“A young girl who tested positive for COVID-19 at Shanthi Niketan Colony of Madambakkam passed away,” — this is one of the messages that was circulated widely among residents in and around Tambaram in late April. The street had been cordoned off and police personnel was deployed. Citizens in the adjacent neighbourhoods stocked up on provisions and did not venture out, even to walk their dogs. Citizens in the cordoned locality had to live with not only the threat of the disease but also a kind of social stigma, with even shopkeepers requesting them not to visit their stores.
But when I recently asked the police personnel on duty about the case, he said, “A middle aged man had tested positive. However, he has been discharged too. He is in home quarantine now. There have been no deaths reported.”
The same statement was confirmed by Ganesan, Executive Officer of Madambakkam Town Panchayat as he said: “Rumours and fake news are spreading like wildfire. Citizens are requested to rely only on news from official sources.”
But what exactly are these official sources? The officer had no answer.
While citizens residing within the Greater Chennai Corporation (GCC) limits rely on bulletins from the civic body, there has been no such official source disseminating regular information in the suburban parts of the city. Ever since the pandemic hit the city, GCC has been active on social media platforms to publish the number of patients zone wise and the list of contained areas every day. GCC Commissioner G Prakash also goes live on social media platforms to speak about the importance of social distancing and other initiatives.
While GCC has been publishing the street and ward-wise data of COVID-19 patients, the suburban municipalities have only recently published a list of contained localities. The list is superficial and doesn’t include the street or ward wise data, detailed information containing total confirmed cases, the total recovered cases, deceased and total active cases.
Despite acknowledging the implications of not sharing official information, several administrative bodies functioning under the Commissionerate of Municipal Administration fail to communicate clear information to residents. The Municipal Administration department updates the daily status reports of contained areas, but it is done as a perfunctory exercise. “Why does not the department sensitise the general public about these websites?” asks Amaranath C, a Tambaram resident.
The status of municipal limits in Tamil Nadu can be accessed here. A check on May 6th revealed that the reports in many municipalities had not been updated in the past five days or so, for a few localities. The daily status reports remained outdated at the time that this article was filed.
Pallavaram Municipality Commissioner, C Mathivanan has a different take on the situation. “Those living in the contained areas can share information with others. After all, it is a digital world,” he says.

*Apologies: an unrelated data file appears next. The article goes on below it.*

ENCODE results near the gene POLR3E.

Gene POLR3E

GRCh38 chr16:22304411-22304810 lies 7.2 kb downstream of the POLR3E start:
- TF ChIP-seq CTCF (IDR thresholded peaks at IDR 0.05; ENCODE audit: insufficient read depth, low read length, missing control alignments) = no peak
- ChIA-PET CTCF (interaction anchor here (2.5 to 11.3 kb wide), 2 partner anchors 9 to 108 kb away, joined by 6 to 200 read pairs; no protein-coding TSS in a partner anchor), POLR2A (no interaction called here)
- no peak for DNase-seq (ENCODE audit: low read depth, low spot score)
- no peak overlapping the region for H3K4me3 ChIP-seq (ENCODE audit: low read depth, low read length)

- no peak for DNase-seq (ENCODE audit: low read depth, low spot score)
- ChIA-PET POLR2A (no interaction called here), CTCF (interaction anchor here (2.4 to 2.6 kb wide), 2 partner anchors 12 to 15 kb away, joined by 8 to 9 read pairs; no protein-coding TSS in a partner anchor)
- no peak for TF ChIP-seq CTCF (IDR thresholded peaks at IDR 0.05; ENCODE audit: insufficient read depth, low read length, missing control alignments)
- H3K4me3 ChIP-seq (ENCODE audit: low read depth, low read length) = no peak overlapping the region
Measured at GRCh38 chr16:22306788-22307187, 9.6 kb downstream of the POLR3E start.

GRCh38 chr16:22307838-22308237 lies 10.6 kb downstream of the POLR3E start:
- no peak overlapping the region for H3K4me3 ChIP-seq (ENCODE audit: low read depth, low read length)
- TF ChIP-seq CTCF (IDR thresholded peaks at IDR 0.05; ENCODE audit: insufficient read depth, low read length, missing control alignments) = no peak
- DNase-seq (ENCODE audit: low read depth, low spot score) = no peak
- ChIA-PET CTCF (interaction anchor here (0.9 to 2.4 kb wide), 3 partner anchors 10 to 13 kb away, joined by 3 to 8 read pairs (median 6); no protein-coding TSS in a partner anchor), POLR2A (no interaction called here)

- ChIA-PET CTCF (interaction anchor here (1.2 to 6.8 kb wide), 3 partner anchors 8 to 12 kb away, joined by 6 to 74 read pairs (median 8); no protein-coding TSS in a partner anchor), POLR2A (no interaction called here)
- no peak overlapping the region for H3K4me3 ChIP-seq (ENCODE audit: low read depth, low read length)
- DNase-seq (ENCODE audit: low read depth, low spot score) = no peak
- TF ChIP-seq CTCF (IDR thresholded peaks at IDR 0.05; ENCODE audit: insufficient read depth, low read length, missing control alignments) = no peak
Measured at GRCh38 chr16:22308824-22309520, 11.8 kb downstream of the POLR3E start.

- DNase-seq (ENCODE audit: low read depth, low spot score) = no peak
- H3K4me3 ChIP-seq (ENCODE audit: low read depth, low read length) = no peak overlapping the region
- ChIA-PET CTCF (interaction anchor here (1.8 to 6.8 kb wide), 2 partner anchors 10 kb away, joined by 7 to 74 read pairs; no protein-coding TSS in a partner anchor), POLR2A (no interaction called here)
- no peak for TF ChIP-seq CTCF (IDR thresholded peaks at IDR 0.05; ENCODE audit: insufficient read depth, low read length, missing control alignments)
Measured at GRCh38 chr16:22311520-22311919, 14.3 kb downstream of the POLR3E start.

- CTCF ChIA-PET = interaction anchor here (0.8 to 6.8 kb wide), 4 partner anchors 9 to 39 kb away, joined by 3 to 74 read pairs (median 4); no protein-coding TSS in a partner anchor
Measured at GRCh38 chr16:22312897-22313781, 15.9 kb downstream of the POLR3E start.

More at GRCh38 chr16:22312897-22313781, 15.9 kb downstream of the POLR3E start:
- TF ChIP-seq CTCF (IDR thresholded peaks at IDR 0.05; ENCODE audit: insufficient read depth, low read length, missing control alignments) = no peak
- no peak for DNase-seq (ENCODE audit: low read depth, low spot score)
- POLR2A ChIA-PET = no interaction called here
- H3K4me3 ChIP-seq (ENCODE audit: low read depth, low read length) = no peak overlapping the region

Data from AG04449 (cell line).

Fake news and fear-mongering
The repercussion of these gaps in information is quite visible. The lack of transparency and the callous attitude of the local body has resulted in the proliferation of fake news through social media.
When Bethesda Hospital in Selaiyur was sealed by the Tambaram municipality a fortnight ago, after a patient, who visited the hospital, tested positive for COVID-19, the neighborhood went into panic mode. The doctors and other hospital staff were also tested.** The absence of authentic information led to people thronging the stores and panic-buying without adhering to social distancing norms.
Ashok S, a resident who lives two streets away from the hospital, was in for a surprise that day. “I received a message about the hospital being sealed from one of my friends. A few hours later, I went to a small kirana store in my street only to find empty racks,” he said.
“Barricades and cops in the neighbourhood only create panic, with residents in the nearby areas clicking pictures and sharing these along with unauthenticated messages, that often turn out to be baseless. The person could even be awaiting results, but when residents see their streets being disinfected, they panic and start spreading the news that someone has tested positive,” said Balasubramani M, a resident of Burma Colony in Selaiyur, said.
Who will bridge the gap?
But why are the suburbs of Chennai so cut off from what’s really happening? How, then, did they fight calamities such as the December 2015 floods? What has changed between then and now is the hierarchy within the local body, say citizens.
“Earlier, citizens or the members of resident welfare associations could easily access councillors and ask for information. Now, as the local body elections have not taken place yet, commissioners and executive officers, who are the go-to officials for anything, are not accessible,” explained Sunil Jayaram of Chitlapakkam Rising, a civic organisation.
Only a few MLAs are active in distributing relief material and when they are in the field, they only use the opportunity to boost their reputation and public image, say residents.
Every citizen has a right to know what is happening on the ground during a public health emergency, but clearly authorities have failed to respect that in these areas of the city.
|Helplines for Municipalities and Town Panchayats |
Under Thiruvallur district: 044 2766 4177 and 044 2766 674.
Under Chengalpattu district: 044 2742 7412 and 044 2742 7414.
** Inadvertent error in the initial version has been corrected.